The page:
Art In Science

Author: Polyxeni Potter
Publisher: Oxford University Press
ISBN: 0199315698
Size: 41.84 MB
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In Art in Science: Selections from Emerging Infectious Diseases, the journal's highly popular fine-art covers are contextualized with essays that address how the featured art relates to science, and to us all. Through the combined covers and essays, the journal's contents find larger context amid topics such as poverty and war, the hazards of global travel, natural disasters, and human-animal interactions.

Diseases And Human Evolution

Author: Ethne Barnes
Publisher: UNM Press
ISBN: 0826330673
Size: 31.30 MB
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Recent interest in new diseases, such as HIV/AIDS and Ebola, and the resurgence of older diseases like tuberculosis has fostered questions about the history of human infectious diseases. How did they evolve? Where did they originate? What natural factors have stalled the progression of diseases or made them possible? How does a microorganism become a pathogen? How have infectious diseases changed through time? What can we do to control their occurrence? Ethne Barnes offers answers to these questions, using information from history and medicine as well as from anthropology. She focuses on changes in the patterns of human behavior through cultural evolution and how they have affected the development of human diseases. Writing in a clear, lively style, Barnes offers general overviews of every variety of disease and their carriers, from insects and worms through rodent vectors to household pets and farm animals. She devotes whole chapters to major infectious diseases such as leprosy, syphilis, smallpox, and influenza. Other chapters concentrate on categories of diseases ("gut bugs," for example, including cholera, typhus, and salmonella). The final chapters cover diseases that have made headlines in recent years, among them mad cow disease, West Nile virus, and Lyme disease. In the tradition of Berton Roueché, Hans Zinsser, and Sherwin Nuland, Ethne Barnes answers questions you never knew you had about the germs that have threatened us throughout human history.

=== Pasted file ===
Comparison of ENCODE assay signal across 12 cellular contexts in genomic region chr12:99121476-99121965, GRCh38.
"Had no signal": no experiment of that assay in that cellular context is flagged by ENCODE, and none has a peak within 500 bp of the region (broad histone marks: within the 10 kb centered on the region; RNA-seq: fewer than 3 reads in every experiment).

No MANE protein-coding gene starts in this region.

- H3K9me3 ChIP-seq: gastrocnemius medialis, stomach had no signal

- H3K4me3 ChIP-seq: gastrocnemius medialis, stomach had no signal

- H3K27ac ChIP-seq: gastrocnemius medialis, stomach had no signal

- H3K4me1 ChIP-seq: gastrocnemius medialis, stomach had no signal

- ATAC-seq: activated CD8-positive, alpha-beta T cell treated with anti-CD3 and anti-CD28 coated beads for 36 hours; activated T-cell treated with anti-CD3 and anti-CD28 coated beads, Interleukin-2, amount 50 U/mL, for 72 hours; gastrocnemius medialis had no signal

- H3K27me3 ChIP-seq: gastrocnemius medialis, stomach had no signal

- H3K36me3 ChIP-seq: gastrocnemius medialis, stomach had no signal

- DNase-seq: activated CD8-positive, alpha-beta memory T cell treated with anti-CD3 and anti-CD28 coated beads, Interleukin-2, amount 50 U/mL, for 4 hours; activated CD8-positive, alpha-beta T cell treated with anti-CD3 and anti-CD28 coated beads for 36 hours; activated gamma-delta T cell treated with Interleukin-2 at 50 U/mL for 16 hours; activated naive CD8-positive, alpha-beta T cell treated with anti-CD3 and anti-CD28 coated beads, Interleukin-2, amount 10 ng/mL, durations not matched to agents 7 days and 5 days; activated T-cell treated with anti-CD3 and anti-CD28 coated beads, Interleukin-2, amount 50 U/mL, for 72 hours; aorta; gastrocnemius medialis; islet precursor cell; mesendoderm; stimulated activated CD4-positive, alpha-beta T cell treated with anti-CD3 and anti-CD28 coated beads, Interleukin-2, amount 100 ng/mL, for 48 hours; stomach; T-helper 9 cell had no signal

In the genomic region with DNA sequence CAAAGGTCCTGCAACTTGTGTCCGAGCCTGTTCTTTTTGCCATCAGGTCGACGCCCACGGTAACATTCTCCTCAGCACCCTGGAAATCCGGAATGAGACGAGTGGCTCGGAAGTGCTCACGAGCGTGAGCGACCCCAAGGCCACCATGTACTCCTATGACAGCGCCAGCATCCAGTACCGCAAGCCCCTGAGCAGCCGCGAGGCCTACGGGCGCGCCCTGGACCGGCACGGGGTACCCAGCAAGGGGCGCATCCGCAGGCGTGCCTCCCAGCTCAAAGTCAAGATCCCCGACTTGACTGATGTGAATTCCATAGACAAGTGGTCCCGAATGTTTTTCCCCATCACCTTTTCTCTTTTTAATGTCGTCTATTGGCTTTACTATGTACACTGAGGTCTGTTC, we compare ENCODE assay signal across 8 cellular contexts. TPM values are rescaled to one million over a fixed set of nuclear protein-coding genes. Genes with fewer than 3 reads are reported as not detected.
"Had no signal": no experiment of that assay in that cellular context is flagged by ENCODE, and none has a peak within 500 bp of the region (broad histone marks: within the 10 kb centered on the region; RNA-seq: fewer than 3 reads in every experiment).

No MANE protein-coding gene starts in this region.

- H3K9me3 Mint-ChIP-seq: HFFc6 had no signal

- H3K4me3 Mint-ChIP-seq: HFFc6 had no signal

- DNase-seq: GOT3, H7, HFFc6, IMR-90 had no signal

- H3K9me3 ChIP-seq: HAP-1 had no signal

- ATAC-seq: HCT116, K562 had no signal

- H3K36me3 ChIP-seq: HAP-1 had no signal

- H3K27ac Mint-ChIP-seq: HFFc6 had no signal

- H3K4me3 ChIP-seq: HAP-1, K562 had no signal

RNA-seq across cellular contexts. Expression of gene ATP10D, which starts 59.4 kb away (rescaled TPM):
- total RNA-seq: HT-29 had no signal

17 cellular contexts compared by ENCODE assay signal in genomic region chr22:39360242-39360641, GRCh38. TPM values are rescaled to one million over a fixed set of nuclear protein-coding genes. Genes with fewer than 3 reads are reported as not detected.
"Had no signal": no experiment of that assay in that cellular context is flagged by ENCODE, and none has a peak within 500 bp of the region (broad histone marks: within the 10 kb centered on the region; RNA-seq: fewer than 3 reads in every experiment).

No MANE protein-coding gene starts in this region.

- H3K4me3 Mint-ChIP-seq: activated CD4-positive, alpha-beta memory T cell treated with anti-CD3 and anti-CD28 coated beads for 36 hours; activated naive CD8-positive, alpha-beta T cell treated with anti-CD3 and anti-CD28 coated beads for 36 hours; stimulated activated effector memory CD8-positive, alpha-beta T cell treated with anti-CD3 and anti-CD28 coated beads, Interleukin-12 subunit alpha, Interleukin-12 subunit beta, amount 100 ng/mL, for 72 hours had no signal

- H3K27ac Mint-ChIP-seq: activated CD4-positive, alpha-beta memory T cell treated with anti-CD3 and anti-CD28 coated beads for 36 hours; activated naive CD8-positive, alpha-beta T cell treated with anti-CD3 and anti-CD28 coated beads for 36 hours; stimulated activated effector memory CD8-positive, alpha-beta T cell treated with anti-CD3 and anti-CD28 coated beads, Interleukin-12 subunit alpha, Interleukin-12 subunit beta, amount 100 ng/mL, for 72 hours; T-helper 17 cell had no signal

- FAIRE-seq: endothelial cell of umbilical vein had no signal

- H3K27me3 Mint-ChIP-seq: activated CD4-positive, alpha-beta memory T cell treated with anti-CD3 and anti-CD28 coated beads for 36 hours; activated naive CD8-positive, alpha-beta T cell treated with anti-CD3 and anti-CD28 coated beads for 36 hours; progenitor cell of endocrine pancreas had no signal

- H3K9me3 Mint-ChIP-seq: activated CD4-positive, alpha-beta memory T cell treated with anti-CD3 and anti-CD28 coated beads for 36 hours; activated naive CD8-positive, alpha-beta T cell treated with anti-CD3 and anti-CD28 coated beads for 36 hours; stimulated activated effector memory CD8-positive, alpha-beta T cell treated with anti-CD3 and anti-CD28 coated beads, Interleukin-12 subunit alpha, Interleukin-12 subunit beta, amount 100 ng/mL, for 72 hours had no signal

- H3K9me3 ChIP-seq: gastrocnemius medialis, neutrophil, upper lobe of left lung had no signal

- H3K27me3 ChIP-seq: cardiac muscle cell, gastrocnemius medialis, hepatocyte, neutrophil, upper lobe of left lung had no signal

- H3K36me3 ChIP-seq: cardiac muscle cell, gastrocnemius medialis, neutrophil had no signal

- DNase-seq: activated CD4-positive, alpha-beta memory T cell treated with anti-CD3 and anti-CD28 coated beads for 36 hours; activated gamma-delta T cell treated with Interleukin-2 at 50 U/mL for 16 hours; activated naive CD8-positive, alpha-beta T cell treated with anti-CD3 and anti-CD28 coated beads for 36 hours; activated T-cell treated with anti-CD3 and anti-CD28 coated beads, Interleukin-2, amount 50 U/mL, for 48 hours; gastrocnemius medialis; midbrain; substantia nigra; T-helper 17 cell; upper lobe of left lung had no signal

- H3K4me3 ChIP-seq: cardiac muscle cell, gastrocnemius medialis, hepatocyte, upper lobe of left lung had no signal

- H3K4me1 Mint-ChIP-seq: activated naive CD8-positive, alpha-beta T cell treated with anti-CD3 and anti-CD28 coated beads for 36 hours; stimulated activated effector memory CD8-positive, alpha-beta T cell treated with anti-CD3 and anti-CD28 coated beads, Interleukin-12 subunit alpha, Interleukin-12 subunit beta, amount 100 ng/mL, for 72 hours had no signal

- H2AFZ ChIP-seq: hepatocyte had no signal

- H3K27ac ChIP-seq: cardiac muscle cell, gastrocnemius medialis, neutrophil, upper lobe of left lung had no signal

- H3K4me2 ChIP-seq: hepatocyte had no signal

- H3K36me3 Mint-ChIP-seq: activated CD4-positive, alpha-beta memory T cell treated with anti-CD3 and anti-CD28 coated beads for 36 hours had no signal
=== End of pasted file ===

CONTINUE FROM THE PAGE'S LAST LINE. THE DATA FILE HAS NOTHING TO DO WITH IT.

War Epidemics

Author: Matthew Smallman-Raynor
Publisher: OUP Oxford
ISBN: 9780191513459
Size: 80.46 MB